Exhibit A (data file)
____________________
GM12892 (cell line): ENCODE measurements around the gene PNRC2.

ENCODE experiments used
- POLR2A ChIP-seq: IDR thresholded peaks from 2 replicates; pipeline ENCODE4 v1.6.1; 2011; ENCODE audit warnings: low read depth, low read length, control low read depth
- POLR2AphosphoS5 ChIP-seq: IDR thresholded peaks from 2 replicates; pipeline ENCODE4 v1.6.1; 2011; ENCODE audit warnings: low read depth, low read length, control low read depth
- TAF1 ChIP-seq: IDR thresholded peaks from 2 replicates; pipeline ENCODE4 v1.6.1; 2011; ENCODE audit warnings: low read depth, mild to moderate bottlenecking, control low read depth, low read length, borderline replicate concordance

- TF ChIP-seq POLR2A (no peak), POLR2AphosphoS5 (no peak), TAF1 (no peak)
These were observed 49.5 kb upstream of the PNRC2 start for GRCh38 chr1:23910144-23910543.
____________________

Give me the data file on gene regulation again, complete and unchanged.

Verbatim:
GM12892 (cell line): ENCODE measurements around the gene PNRC2.

ENCODE experiments used
- POLR2A ChIP-seq: IDR thresholded peaks from 2 replicates; pipeline ENCODE4 v1.6.1; 2011; ENCODE audit warnings: low read depth, low read length, control low read depth
- POLR2AphosphoS5 ChIP-seq: IDR thresholded peaks from 2 replicates; pipeline ENCODE4 v1.6.1; 2011; ENCODE audit warnings: low read depth, low read length, control low read depth
- TAF1 ChIP-seq: IDR thresholded peaks from 2 replicates; pipeline ENCODE4 v1.6.1; 2011; ENCODE audit warnings: low read depth, mild to moderate bottlenecking, control low read depth, low read length, borderline replicate concordance

- TF ChIP-seq POLR2A (no peak), POLR2AphosphoS5 (no peak), TAF1 (no peak)
These were observed 49.5 kb upstream of the PNRC2 start for GRCh38 chr1:23910144-23910543.